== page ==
Vendors love to talk about their sales pipeline and product roadmaps. This is good, but in a market with limited number of clients, a vendor needs to really talk in detail about their product pipeline. What products are they bringing to market? Who will buy them? If they are just offering the same products they have for the past several years or decades, be wary. If they are talking about new products in the pipeline but aren’t hiring tons of engineers and domain experts, be wary.

Look for details about when, how and why. Does their pipeline make sense? How much are they investing? Is it a committed investment? What do they need to do keep investing in the pipeline?  I bet it is linked to net new sales. If new sales stop rolling in, the company will either cut their costs or cut the product. Neither is good for you.

Why do cuts matter to you? If a vendor is cutting people, you may be in for a bumpy ride when it comes to service levels, which affect you the client directly. It also may mean that the vendor couldn’t predict accurately how to manage their business through the economic challenges of the industry.  

Look behind the marketing and get a clear understanding of why the vendor is cutting costs. Cost-cutting because of a new process may make sense. Adding robots to an assembly line would provide the same level of service with a need for less humans and less costs over time, but just cutting people or taking a quarterly write-off are not signs of a healthy company.

Listen closely to your vendor for signs of cannibalization. Be wary if they plan to grow their business by going after the business of stagnant companies that are closing, downsizing, or freezing their products. What the vendor is saying is, "Thank God those other guys screwed up, because without that, we would be in trouble."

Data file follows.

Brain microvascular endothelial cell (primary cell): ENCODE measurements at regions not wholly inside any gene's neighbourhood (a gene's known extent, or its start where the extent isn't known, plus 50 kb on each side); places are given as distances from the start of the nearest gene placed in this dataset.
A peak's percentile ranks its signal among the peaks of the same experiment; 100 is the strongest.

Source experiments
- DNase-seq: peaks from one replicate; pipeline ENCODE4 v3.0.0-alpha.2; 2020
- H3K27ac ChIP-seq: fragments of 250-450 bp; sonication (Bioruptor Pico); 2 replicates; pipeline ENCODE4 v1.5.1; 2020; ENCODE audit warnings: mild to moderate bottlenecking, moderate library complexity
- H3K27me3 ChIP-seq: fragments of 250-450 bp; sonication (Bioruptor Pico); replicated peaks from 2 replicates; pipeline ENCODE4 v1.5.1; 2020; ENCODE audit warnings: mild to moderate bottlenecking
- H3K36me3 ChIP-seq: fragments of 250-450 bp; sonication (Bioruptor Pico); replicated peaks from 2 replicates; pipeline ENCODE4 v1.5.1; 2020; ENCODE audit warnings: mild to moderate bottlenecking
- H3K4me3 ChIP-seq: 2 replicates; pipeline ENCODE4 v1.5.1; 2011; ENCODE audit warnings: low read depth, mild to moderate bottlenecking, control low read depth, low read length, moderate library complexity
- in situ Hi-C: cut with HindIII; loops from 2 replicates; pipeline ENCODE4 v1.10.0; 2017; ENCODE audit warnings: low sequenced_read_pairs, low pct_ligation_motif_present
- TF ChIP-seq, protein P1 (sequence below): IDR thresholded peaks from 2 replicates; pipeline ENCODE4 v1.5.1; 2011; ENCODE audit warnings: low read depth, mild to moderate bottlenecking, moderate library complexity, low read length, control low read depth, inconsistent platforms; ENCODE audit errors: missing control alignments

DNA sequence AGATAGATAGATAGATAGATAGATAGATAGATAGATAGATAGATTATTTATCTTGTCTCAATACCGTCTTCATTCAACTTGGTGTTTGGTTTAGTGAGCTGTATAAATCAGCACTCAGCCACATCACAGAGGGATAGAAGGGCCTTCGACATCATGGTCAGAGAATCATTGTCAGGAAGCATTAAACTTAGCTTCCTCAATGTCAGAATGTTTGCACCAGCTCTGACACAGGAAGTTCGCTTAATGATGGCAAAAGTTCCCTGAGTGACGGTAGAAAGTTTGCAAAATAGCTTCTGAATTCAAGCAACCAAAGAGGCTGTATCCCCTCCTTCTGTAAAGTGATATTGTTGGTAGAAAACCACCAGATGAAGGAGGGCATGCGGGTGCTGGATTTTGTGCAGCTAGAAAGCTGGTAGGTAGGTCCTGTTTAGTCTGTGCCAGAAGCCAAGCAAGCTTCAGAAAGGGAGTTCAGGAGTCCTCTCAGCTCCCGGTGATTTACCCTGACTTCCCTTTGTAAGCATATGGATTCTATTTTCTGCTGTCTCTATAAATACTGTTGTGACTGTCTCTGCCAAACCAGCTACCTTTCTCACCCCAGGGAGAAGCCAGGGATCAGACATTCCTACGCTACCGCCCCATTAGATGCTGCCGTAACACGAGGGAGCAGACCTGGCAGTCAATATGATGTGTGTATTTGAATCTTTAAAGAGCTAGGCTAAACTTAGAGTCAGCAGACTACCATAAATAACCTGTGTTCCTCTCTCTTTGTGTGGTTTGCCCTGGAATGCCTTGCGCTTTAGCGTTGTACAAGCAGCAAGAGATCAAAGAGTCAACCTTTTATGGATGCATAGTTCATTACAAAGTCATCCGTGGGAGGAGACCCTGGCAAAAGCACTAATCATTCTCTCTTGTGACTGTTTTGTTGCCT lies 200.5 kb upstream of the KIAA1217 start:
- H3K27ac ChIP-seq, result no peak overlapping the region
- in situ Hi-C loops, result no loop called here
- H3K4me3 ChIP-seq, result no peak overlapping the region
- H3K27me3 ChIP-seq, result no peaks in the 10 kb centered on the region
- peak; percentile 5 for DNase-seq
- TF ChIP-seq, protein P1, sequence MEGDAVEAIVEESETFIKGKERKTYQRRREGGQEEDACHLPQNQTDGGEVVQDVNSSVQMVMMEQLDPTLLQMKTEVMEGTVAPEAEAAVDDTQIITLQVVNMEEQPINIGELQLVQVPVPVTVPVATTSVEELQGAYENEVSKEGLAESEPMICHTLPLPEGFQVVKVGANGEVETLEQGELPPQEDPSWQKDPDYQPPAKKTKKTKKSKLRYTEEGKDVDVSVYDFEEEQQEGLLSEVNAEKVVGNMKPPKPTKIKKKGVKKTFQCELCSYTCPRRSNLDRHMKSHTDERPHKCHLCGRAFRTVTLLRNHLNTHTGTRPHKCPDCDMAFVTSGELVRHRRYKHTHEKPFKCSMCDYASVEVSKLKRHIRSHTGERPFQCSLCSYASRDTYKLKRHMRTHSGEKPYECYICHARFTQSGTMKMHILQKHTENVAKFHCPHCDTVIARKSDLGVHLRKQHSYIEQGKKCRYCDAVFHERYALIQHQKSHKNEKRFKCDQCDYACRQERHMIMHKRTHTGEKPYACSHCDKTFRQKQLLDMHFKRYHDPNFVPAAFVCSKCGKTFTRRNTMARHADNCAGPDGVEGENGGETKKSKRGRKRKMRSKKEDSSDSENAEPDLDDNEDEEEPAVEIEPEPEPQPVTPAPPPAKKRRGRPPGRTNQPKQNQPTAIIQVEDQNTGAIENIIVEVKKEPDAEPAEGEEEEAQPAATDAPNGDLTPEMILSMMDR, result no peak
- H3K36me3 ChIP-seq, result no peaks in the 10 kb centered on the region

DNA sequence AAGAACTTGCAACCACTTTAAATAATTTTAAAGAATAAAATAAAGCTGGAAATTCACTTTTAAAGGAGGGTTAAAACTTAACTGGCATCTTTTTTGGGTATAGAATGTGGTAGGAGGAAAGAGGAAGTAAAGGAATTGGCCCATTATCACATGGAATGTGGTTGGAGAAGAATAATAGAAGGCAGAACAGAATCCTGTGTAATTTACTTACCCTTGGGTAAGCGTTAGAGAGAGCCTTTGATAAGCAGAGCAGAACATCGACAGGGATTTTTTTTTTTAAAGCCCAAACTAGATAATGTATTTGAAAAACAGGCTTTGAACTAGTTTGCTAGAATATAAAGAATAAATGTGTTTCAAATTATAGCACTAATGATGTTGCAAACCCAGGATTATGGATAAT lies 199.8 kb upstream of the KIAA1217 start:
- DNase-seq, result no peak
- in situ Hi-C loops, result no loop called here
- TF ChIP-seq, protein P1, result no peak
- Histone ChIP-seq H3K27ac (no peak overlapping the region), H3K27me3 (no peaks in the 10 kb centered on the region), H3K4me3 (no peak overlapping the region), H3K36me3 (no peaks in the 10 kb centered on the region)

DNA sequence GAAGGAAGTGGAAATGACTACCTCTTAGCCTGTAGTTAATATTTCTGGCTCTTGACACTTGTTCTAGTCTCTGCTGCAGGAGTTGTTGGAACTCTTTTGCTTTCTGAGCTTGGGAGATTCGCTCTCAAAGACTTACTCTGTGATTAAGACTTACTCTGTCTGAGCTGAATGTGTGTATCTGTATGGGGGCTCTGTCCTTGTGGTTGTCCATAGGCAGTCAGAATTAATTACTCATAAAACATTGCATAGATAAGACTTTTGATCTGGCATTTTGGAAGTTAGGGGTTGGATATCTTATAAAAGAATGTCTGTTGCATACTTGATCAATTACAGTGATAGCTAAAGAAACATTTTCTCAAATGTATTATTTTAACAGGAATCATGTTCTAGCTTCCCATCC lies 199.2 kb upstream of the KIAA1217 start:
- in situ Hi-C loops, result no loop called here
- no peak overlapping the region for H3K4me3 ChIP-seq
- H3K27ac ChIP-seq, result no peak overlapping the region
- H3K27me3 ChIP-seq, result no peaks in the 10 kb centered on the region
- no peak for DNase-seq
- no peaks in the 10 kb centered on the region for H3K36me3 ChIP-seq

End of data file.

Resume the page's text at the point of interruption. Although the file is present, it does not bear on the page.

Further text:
Again, look for the totally net new sale. If clients are buying the vendor’s products without a sentient event — such as other companies going into maintenance mode — chances are the vendor is doing great. If a vendor is relying on the failure of others to keep growing, that’s a big warning signal.

Look over there and ignore the man behind the curtain. The industry relies on KLAS, Gartner, and others to evaluate vendor performance, client satisfaction, and overall product quality. I don’t believe any of these organizations is perfect. They should not be the ultimate voice of your decision. Still, when any vendor asks you to ignore these reports, you should have serious concerns.

No consumer or vendor reporting agency is perfect, but you can make it close to perfect. Take the report cards offered by these agencies and do your own analysis. Ask your vendor to answer the questions in the report. Randomly sample their client base, employees, and partners. It’s just like buying an appliance or car — if you bring the Consumer Reports article with you and ask about the report on your own, you will get better facts to help you make a decision.

So what’s the net?

I believe that we are in the early formation of a bubble. Whether it bursts or not, I don’t know. As an industry, we need to be wary and proactive. At the end of the day, the companies with strong product pipelines, net new clients being added to the roster, and growing conservatively will be the ones left standing.